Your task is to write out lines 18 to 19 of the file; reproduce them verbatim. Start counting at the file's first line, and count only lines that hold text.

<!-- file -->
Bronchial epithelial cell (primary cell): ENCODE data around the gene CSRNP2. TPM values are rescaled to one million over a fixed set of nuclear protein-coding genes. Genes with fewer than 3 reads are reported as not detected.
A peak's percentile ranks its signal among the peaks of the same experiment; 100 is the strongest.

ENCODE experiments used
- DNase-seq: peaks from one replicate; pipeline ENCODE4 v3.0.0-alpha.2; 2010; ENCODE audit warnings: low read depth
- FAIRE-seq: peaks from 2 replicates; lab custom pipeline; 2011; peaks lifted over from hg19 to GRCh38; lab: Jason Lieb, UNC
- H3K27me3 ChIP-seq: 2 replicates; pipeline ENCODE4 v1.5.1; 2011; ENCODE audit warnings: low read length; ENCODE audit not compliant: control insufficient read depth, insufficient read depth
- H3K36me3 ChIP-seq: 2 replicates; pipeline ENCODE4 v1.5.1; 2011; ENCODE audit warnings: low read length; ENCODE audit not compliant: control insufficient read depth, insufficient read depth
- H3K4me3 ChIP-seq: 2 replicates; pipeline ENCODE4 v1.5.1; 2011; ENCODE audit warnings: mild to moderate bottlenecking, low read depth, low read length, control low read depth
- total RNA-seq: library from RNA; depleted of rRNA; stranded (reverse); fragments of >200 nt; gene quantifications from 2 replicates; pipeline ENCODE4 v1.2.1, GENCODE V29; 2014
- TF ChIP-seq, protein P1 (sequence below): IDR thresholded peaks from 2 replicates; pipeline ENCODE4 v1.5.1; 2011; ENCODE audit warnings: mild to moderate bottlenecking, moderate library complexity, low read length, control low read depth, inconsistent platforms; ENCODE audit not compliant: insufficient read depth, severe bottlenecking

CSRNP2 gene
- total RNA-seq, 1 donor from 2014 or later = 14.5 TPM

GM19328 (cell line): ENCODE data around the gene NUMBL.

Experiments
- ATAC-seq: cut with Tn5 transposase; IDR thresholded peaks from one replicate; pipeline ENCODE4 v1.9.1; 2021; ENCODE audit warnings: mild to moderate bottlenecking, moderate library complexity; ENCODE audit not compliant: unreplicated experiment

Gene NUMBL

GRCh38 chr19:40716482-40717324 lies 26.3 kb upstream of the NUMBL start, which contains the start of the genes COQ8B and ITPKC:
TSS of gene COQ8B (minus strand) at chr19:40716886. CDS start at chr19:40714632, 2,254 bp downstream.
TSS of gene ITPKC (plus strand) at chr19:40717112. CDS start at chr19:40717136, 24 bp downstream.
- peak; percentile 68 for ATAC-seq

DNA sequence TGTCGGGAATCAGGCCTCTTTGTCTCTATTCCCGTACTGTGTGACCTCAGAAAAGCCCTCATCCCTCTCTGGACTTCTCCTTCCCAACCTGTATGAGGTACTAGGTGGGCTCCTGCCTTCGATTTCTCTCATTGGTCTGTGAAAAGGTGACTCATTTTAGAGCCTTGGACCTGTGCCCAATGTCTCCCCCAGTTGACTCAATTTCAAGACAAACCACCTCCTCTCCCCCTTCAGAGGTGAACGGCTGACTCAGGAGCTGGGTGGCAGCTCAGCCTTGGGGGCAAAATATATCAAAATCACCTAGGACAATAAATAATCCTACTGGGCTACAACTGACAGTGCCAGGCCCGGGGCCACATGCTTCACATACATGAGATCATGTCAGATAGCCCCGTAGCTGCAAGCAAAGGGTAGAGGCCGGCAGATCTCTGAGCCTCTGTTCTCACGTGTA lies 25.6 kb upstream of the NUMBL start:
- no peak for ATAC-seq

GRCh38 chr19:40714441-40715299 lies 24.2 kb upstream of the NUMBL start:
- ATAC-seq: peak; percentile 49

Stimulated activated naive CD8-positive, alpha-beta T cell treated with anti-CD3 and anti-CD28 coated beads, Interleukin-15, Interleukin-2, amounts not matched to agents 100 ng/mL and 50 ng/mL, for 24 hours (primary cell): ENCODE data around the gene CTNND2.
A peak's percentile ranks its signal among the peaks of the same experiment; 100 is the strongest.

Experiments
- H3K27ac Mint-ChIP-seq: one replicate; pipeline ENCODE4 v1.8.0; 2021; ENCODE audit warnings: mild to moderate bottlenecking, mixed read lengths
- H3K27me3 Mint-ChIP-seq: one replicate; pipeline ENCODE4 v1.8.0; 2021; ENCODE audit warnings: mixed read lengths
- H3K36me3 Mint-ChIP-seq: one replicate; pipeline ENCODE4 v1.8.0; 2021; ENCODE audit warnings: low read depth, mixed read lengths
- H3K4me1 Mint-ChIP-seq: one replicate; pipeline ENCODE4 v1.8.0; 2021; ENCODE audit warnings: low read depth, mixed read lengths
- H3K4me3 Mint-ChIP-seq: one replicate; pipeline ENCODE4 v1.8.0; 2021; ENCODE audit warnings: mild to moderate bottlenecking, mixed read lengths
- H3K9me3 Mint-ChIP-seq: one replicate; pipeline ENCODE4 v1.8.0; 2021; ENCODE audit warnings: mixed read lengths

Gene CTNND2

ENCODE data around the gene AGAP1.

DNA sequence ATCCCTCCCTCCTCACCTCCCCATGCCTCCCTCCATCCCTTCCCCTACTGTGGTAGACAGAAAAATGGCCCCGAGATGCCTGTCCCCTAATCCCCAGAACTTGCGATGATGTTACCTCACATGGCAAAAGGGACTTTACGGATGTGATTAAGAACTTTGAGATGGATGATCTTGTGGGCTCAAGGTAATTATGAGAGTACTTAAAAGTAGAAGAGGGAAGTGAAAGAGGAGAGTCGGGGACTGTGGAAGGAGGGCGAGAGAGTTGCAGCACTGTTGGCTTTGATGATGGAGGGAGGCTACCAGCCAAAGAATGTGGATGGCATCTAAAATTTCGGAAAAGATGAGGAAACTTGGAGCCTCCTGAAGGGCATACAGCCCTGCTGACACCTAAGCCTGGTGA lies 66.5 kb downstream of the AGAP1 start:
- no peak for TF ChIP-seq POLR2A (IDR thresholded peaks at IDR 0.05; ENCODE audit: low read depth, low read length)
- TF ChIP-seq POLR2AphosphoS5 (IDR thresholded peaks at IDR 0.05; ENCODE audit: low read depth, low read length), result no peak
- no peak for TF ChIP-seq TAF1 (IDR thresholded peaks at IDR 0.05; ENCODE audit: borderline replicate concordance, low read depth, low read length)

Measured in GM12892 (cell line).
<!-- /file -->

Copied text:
TSS of gene COQ8B (minus strand) at chr19:40716886. CDS start at chr19:40714632, 2,254 bp downstream.
TSS of gene ITPKC (plus strand) at chr19:40717112. CDS start at chr19:40717136, 24 bp downstream.